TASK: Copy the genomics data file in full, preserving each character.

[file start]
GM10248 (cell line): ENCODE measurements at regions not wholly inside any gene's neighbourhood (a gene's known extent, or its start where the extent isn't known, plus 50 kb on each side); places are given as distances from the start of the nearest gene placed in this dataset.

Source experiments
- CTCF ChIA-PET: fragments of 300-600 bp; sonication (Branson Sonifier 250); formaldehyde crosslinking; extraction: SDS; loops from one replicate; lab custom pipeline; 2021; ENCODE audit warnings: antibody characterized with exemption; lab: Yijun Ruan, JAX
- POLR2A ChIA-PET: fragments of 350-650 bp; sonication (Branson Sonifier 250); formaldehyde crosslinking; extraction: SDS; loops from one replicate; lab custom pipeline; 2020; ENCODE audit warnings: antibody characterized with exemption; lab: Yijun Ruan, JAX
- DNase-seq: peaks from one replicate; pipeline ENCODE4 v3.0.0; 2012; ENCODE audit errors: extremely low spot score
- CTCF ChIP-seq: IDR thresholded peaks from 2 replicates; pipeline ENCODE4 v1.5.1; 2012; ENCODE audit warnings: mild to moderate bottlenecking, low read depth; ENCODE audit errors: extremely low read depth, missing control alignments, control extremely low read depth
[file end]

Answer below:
GM10248 (cell line): ENCODE measurements at regions not wholly inside any gene's neighbourhood (a gene's known extent, or its start where the extent isn't known, plus 50 kb on each side); places are given as distances from the start of the nearest gene placed in this dataset.

Source experiments
- CTCF ChIA-PET: fragments of 300-600 bp; sonication (Branson Sonifier 250); formaldehyde crosslinking; extraction: SDS; loops from one replicate; lab custom pipeline; 2021; ENCODE audit warnings: antibody characterized with exemption; lab: Yijun Ruan, JAX
- POLR2A ChIA-PET: fragments of 350-650 bp; sonication (Branson Sonifier 250); formaldehyde crosslinking; extraction: SDS; loops from one replicate; lab custom pipeline; 2020; ENCODE audit warnings: antibody characterized with exemption; lab: Yijun Ruan, JAX
- DNase-seq: peaks from one replicate; pipeline ENCODE4 v3.0.0; 2012; ENCODE audit errors: extremely low spot score
- CTCF ChIP-seq: IDR thresholded peaks from 2 replicates; pipeline ENCODE4 v1.5.1; 2012; ENCODE audit warnings: mild to moderate bottlenecking, low read depth; ENCODE audit errors: extremely low read depth, missing control alignments, control extremely low read depth